Posts about Dell

Customer service in reverse

In the continuing Dell discussion, Steve Rubel answers Steve Baker’s question about how companies should deal with lots of bloggers raising lots of customer service issues:

Steve, over time I think you’re going to see blog search and Web search tools integrated into CRM systems. This will give customer service the tools they need to manage individual issues that bubble on blogs. However, you are right. PR professionals will increasingly need to not only serve as an organization’s mouthpiece (one of them at least), but also its eyes and ears. The best PR pros have done this for years. Blogging just makes it easier to keep our finger on the public pulse.
This is how we operate at CooperKatz. We monitor the blogosphere for all of our clients. If we spot a customer issue, we route it to the right party to manage. Occasionally, we also reach out ourselves to begin the dialogue.

Interesting… so imagine if rather than having to go to companies for service — and waiting on hold and waiting and waiting… — the companies came to us! What a concept.

Think of that world-in-reverse: You post a need online, tagged with a microformat (more on that later), and people find you and bid to solve your problem or sell you their product, selling you with price and also with testaments of trust.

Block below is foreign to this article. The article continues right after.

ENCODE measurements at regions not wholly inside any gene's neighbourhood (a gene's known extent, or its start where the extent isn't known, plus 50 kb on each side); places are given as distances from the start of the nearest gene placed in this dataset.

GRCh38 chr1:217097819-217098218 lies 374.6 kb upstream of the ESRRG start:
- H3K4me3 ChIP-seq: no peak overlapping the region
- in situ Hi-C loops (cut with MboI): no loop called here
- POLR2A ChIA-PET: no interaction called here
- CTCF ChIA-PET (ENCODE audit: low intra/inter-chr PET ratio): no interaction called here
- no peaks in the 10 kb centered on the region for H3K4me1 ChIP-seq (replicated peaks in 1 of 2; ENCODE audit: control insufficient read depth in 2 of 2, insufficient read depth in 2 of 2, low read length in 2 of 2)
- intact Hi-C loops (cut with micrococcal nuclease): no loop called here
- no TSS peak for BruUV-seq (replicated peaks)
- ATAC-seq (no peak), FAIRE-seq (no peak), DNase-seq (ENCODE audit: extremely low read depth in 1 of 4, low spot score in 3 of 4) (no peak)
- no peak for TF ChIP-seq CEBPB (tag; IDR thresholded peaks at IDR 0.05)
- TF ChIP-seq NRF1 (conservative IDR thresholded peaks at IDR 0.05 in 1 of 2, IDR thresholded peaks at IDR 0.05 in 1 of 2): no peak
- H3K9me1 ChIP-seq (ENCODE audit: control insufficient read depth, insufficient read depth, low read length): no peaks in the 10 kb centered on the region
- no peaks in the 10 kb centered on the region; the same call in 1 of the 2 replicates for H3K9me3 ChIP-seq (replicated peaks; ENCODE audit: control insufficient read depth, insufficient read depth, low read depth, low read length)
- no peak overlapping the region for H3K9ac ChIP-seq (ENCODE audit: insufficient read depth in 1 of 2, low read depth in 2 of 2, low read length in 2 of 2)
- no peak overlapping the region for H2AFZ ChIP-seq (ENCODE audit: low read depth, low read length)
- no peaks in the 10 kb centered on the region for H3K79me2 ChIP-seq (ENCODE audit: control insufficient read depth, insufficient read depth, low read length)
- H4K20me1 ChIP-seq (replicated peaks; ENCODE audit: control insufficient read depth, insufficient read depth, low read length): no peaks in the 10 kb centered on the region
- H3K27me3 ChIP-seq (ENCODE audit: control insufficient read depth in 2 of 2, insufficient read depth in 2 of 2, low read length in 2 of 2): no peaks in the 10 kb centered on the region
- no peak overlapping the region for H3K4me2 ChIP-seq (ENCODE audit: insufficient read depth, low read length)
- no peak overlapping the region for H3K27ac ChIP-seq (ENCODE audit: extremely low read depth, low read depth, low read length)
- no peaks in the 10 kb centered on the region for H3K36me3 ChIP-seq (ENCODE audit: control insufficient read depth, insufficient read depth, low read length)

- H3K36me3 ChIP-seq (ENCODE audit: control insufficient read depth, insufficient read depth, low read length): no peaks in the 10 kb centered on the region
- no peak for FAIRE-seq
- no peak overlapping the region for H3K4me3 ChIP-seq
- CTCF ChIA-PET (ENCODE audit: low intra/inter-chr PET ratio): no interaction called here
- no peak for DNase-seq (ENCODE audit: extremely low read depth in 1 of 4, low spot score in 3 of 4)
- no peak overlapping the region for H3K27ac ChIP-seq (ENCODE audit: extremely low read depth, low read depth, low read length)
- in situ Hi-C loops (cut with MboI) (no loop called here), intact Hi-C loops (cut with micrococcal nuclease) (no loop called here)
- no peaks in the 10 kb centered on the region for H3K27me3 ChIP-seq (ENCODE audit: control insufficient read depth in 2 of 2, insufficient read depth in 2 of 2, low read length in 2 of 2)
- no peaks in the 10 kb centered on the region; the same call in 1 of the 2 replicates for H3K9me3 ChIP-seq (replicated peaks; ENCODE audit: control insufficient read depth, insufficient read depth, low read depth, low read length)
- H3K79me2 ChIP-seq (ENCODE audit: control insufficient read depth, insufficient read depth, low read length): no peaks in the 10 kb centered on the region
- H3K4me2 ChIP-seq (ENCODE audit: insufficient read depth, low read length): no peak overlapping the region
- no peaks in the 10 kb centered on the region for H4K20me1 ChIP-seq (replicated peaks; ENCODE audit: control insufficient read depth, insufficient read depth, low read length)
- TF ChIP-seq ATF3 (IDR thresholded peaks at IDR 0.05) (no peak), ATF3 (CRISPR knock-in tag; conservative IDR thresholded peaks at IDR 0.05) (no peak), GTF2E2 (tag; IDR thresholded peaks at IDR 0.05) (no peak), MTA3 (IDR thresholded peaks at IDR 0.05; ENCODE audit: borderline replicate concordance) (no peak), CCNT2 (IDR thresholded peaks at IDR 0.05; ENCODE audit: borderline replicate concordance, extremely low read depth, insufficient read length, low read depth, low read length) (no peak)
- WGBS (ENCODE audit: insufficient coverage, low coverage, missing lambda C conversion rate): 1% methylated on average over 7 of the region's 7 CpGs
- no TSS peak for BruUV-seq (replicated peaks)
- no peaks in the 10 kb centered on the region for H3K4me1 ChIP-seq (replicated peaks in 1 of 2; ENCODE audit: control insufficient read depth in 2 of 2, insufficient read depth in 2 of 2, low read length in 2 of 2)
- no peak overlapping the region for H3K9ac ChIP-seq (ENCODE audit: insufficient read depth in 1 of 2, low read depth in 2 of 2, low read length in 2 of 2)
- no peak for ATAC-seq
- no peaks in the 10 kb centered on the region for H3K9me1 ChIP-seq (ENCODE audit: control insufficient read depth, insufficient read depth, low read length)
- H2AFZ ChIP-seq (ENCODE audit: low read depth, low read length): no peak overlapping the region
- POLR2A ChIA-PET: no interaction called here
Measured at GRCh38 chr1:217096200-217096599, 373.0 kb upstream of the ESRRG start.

That’s not the world in reverse. That’s the world as it should be: The sellers come to the customers, not the other way around. The customers becomes the marketplace. I like that.

Dell: a coda

Business Week Online just wrote about my Dell saga. See also BW’s Steve Baker.

And Dell’s PR person just sent me email:

Jeff:
Please contact me at your convenience to discuss your Dell issues. I look forward to hearing from you. Jennifer
Jennifer Jones Davis
Dell US Consumer Communications

I’ll fill you in after we talk.

Dell learns a lesson

Dell has changed its policy on blogs.

Shankar Gupta at Mediapost just did good reporting following up on my Dell hell saga (ironically, on the same day I got the refund for my laptop):

Dell Computers, which came under fire this summer from blogger Jeff Jarvis, says it has new procedures for dealing with the blogosphere. The company’s public relations department monitors blogs, looking for commentaries and complaints–and, starting about a month ago, began forwarding complaints with personally identifiable information to the customer service department so that representatives can contact dissatisfied consumers directly, said Dell spokeswoman Jennifer Davis. The move appears to have been triggered by a series of “Dell Hell” posts penned by Jarvis about his problems with a Dell computer. Jarvis first wrote about the topic in June, and continued posting updates through the summer.

“Obviously, Mr. Jarvis’ experience could’ve been handled better,” Davis said.